Like every other website on the planet, SmallNetBuilder uses cookies. Our cookies track login status, but we only allow admins to log in anyway, so those don't apply to you. Any other cookies you pick up during your visit come from advertisers, which we don't control.
If you continue to use the site, you agree to tolerate our use of cookies. Thank you!

Router Charts

Click for Router Charts

Router Ranker

Click for Router Ranker

NAS Charts

Click for NAS Charts

NAS Ranker

Click for NAS Ranker

More Tools

Click for More Tools

Wireless Basics

Case 7

Case 7) Wireless Bridge with Clients - Harder, but less expensive

I admit that this setup looks complicated, and will take more work than using repeaters. But given that you can buy four Access Points with bridging features for the price of one repeater, it's probably worth the effort! Figure 7 tells the tale...

Figure 7- Two Ethernet LANs with Wireless bridge and clients - the hard way!

Figure 7 - Two Ethernet LANs with Wireless bridge and clients - the hard way!

This setup requires some care, so keep the following in mind if you choose this path

  • Set both bridges to the same channel, choosing channel 1, 6, or 11, and same ESSID.

  • Set both APs to the same channel, choosing channel 1, 6, or 11, but make sure the channel is not the same as the channel being used by the bridges. Set the APs and all wireless clients to use the same ESSID, but make it different than the ESSID used by the bridges.

  • Set all the APs and bridges to use a static IP addresses instead of being DHCP clients. This will make it easier to troubleshoot the network when you're having connection problems.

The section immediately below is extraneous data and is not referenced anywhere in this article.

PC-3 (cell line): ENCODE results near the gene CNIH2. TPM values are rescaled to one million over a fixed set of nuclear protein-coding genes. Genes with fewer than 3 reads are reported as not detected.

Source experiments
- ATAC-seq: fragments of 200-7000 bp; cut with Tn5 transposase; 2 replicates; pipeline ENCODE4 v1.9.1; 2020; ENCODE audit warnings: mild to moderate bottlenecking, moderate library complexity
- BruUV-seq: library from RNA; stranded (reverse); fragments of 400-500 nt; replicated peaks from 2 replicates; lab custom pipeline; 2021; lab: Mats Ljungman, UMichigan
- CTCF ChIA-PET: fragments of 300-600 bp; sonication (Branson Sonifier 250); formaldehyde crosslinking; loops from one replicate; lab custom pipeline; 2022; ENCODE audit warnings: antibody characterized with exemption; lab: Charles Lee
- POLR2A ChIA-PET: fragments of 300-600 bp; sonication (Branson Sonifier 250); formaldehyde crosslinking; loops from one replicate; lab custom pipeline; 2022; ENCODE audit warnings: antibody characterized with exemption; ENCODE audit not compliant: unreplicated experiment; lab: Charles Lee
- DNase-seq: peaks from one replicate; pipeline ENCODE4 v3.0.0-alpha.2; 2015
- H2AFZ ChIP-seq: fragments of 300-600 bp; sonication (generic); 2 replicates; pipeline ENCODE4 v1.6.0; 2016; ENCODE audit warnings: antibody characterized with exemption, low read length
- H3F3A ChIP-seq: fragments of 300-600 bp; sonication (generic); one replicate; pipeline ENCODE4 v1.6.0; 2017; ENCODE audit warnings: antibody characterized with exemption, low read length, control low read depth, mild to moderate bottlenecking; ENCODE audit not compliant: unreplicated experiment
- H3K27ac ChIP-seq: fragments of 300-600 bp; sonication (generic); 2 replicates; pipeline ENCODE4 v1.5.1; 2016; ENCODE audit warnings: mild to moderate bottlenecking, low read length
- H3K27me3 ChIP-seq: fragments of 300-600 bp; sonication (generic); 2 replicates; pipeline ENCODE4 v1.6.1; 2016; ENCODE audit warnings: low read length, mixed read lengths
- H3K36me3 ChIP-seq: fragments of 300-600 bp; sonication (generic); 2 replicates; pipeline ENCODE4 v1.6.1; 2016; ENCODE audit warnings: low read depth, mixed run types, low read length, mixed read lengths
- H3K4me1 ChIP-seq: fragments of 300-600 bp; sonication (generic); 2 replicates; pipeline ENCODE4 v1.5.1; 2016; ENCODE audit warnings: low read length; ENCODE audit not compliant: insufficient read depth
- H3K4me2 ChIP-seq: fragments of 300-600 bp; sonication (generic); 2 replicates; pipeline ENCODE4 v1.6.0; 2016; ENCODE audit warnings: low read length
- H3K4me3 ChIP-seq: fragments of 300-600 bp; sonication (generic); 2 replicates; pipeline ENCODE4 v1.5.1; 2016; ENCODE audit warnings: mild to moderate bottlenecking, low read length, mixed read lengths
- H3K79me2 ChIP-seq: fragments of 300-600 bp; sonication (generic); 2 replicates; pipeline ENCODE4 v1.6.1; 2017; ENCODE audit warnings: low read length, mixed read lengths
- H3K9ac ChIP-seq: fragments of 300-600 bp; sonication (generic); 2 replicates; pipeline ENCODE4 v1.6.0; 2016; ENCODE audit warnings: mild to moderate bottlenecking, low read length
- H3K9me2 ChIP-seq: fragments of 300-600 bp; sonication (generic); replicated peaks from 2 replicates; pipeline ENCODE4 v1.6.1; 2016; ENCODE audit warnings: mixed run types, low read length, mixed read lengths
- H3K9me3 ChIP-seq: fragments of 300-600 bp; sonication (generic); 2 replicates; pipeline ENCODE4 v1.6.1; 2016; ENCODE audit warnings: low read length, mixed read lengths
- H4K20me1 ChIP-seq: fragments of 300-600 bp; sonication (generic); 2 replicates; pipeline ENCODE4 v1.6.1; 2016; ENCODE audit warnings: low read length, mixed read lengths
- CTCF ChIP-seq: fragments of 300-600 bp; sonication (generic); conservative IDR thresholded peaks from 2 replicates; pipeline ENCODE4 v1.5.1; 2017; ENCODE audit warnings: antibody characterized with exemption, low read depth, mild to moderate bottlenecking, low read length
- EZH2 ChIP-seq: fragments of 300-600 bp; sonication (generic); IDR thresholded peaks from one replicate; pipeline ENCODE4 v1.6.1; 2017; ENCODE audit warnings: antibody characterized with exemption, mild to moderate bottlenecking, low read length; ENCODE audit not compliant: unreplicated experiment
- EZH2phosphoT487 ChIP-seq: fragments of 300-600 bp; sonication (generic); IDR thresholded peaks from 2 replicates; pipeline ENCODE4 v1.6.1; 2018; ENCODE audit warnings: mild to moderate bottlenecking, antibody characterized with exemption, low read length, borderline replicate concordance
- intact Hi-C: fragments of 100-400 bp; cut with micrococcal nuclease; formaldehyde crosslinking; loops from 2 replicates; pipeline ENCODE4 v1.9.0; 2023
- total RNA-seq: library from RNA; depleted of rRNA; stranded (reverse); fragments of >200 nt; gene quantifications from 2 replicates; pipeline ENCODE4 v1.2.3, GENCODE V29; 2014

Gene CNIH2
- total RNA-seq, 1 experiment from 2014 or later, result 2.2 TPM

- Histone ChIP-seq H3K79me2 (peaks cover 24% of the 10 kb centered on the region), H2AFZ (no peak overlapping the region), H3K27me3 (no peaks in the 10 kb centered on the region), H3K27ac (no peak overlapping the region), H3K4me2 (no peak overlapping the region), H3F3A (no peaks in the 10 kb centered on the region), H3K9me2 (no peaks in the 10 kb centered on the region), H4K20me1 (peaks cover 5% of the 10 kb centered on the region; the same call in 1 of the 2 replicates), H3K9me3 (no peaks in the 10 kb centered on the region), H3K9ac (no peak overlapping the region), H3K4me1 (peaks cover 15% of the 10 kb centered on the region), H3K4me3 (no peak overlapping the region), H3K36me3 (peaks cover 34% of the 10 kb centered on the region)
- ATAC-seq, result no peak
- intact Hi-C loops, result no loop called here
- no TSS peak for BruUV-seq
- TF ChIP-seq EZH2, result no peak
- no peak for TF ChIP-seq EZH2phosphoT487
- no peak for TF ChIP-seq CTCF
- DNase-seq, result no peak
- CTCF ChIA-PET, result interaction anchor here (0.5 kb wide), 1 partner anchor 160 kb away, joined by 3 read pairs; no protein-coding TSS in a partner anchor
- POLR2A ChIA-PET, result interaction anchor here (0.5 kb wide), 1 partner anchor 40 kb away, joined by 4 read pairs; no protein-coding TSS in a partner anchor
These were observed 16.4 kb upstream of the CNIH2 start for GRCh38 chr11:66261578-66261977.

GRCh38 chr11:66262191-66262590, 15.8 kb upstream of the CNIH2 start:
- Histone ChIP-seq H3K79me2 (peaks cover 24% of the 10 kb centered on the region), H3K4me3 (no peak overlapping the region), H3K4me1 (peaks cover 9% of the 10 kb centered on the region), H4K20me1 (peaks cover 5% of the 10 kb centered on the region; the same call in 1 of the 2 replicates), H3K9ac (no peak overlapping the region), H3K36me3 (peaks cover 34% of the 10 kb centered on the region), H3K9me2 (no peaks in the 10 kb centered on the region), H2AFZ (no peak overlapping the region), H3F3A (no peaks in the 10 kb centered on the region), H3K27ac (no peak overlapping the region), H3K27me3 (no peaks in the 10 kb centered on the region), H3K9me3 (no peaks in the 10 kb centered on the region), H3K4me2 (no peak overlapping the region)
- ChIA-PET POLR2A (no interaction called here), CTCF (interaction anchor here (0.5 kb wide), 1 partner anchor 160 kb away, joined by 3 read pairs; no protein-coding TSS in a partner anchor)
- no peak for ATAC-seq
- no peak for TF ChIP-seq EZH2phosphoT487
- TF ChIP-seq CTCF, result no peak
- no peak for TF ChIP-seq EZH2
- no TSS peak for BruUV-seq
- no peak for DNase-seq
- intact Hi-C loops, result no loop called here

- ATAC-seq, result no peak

• You can use different products for the APs and AP/bridges, but use the same product for the bridges, since the AP/bridge modes may differ from product to product.

  • If you don't have any wired clients on the "far" end of the bridge, you can connect the AP an AP/bridge together via a crossover cable. But be sure you first set both units to use static IP addresses while they are connected via Ethernet to the machine that you're running the setup application on.

  • Updated July 2003 You can also substitute a wireless router for the wired router and Access Point at the top of Figure 7. You'll still need the wireless bridge, however, unless your wireless router also simultaneously supports bridging. There are no consumer 802.11b routers that do this, but as mentioned above in Case 6, some 802.11g products do support simultaneous bridging and client connection.

That's it. Enjoy your wire-free network!

More Basics

Wi-Fi System Tools
Check out our Wi-Fi System Charts, Ranker and Finder!

Support Us!

If you like what we do and want to thank us, just buy something on Amazon. We'll get a small commission on anything you buy. Thanks!

Over In The Forums

I have been having a problem with wireless home automation devices staying on the network as described here:
This is FlexQoS, a fork of the original, groundbreaking FreshJR_QOS script written by @FreshJR.FlexQoS provides a fully customizable Adaptive QoS expe...
Asuswrt-Merlin 384.19 beta is now available (except for the RT-AX56U which won't be available for this release, due to outdated GPL code).The main cha...
I have 384.18 currently but this was on the last build as well. My system log shows these entries multiple times and several times a day:"dnsmasq[437]...
Is there a way to block all DNS on port 53 except for a specified device? I looked at SkyNET and the Asus WebUI and didn't see anything that really fi...

Don't Miss These

  • 1
  • 2
  • 3